While a long and distinguished history is undoubtedly something to be proud of, it is no guarantee of ongoing business success. That depends on innovation, ambition, customer focus, strong partnerships and an understanding of the market and the opportunities it offers.
As the seventh generation of the family that has owned the iconic Golden Boot store in Gabriel’s Hill in Maidstone Town Centre, Edward Martin could have been forgiven for relying on the shop’s history to bring in new customers.
Instead, he has vastly increased the size of the store, added a range of top quality country clothing and footwear brands, developed a successful online operation and become a regular attraction at the Weald of Kent Ploughing Match and other ‘pop up’ locations.
While it has always been a magnet for customers looking for expertly fitted quality footwear, with generations of families having trusted Golden Boot, particularly for children’s shoes, it has now become a “destination store” for farmers and growers looking for well-made, reliable, practical lifestyle countrywear, with many travelling long distances to seek out a favourite brand.
From Schoffel, renowned for making the ultimate shooting jacket for the UK climate, through R. M. Williams boots and clothes to Fairfax & Favor, with its quality boots and handbags, Holland Cooper, Dubarry, Le Chameau, Hunter and Barbour, Golden Boot has a golden selection of country-focused clothing.
Most of the ranges are only available through selected retailers, which highlights Golden Boot’s focus on building strong partnerships with suppliers. The same is true of shoe brands such as Dr Martens, which has now cut its network to 60 stores, one of which is Golden Boot.
Golden Boot’s commitment to its customers and its community is highlighted by its recent expansion into running shoes. As well as stocking shoes from On Running and Hoka, Edward has begun sponsoring Maidstone Harriers and is planning to sponsor the Maidstone Half Marathon.
It is a measure of the strength of the brand that Golden Boot isn’t actually the name of the company but refers to the large golden boot hanging outside the shop. Originally aimed at reaching customers who couldn’t read when the shop opened in 1790, it’s since become synonymous with what is certainly the oldest independent shoe shop in the country and probably also the largest.
The company name is actually F W Randall and Co, having been founded by William Randall at 29, Gabriel’s Hill before being taken over by Frederick William Randall in the mid-19th century. His daughter Henrietta (‘Etta’) married Robert Martin and the business has stayed in the Martin family ever since.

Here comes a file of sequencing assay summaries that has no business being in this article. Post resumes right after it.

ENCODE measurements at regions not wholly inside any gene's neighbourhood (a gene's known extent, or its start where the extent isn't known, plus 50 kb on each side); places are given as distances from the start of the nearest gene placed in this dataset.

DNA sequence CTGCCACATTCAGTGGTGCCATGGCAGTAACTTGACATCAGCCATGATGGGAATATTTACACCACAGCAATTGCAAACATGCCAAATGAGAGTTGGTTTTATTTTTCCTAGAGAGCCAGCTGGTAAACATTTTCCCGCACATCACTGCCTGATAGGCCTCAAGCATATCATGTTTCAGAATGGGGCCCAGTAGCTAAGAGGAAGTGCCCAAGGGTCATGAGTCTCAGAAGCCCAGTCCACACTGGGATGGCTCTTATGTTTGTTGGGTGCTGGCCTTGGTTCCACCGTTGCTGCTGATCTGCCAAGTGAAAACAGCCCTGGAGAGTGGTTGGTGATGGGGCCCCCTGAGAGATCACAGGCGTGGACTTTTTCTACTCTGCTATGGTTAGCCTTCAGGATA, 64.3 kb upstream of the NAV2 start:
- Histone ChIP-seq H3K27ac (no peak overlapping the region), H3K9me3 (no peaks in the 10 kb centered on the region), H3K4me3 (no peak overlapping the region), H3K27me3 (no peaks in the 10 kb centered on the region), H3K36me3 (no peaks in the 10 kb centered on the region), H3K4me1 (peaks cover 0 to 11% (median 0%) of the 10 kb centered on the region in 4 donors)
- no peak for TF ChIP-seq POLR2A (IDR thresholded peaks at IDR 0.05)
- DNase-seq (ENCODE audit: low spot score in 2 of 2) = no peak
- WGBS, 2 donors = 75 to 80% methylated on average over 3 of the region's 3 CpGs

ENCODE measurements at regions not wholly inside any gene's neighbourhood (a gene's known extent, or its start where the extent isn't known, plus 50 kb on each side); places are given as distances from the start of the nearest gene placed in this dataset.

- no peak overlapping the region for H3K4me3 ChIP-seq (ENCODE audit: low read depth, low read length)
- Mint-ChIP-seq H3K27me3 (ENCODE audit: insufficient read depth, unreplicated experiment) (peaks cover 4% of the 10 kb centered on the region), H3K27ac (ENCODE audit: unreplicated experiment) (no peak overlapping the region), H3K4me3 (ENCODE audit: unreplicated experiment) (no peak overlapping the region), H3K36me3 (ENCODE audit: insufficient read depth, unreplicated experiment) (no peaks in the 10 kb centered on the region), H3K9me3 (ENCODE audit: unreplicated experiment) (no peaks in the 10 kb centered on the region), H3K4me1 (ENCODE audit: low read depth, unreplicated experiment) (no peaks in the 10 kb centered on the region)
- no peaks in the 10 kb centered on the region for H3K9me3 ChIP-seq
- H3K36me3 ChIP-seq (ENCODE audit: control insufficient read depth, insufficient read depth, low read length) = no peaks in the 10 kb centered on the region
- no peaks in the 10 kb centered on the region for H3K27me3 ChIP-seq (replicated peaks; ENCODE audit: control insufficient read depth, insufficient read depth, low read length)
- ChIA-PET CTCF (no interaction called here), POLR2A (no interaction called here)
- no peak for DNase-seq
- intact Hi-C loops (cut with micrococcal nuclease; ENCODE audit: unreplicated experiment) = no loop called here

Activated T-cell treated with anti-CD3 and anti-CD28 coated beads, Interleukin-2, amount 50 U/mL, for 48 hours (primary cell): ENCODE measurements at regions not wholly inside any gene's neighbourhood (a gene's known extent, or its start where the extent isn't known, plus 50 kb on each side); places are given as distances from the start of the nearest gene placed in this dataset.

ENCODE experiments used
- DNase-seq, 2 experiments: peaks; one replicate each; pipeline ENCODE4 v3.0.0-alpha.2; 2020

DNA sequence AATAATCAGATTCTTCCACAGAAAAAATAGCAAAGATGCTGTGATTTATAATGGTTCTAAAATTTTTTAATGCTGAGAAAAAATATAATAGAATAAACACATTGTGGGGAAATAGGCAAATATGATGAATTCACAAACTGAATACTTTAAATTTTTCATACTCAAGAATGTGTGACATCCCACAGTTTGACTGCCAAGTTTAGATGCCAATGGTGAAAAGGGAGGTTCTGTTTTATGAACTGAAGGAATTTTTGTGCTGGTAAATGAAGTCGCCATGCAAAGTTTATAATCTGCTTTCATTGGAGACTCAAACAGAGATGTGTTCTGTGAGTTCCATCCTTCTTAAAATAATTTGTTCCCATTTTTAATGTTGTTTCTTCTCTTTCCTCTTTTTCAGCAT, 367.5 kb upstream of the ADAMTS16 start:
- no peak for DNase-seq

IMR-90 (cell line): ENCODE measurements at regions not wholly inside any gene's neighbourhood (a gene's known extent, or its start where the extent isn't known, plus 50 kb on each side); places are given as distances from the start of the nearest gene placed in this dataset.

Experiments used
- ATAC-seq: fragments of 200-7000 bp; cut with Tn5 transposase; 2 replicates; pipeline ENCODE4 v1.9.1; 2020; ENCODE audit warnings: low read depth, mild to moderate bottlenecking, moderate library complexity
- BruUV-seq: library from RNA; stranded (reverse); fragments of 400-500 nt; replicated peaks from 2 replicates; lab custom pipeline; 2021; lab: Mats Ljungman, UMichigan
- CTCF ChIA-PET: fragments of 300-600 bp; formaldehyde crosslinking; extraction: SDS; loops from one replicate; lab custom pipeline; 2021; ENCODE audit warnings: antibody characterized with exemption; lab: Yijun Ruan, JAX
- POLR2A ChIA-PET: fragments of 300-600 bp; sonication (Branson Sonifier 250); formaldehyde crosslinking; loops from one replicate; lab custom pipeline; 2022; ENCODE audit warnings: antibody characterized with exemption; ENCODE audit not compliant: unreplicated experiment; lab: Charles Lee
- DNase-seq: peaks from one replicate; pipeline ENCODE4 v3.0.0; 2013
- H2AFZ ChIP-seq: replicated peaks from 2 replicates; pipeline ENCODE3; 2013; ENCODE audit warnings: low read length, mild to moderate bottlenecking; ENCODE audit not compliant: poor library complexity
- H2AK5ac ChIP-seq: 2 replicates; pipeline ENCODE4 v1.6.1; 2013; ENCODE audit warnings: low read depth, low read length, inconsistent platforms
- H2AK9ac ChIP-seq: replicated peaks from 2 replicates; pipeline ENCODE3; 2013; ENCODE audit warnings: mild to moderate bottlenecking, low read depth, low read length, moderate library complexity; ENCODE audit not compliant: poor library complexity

Edward, who helped in the shop as a teenager before studying for a degree in business retail and then working for Clarks in the US and Charles Clinkard in the north of England, took over the management of the shop from his father Lawrence in 2005.
In 2011 the men’s shop doubled in size to allow the introduction of clothing, and in 2018 Golden Boot moved into what was the Ship Inn, latterly the Strawberry Moons night club. Doubling in size again, it created the space for top quality women’s brands including Holland Cooper, Schoffel and Dubarry alongside top hand-made European makers such as Gabor, Panama Jack and Hispanitas.
Many farmers and growers will already be familiar with the range and quality of the Golden Boot offering, having come across Edward and his team at a Weald of Kent Ploughing Match, where the pop-up shop has been a staple for many years.
“Our products are popular not just with farmers and growers – both male and female – but also with land agents and other professionals who spend time outdoors in all kinds of weather,” said Edward. “We attend the show not just to sell product and make new customers but because we value their feedback. It helps us to evolve our product range and stay relevant.”
As well as the customers, Edward values his team, many of whom have been around for many years. With 25 years’ service under her belt, general manager Clare Wigston has been with Golden Boot for longer than he has, as has women’s manager Jane Taylor, while men’s manager Trudi Hood, now 34, joined the team when she was 16.
“We make sure our employees are well-trained and highly skilled people,” said Edward. “When you have customers travelling for several hours to spend several hundred pounds on a pair of boots they deserve to be well looked after – and we make sure they are.”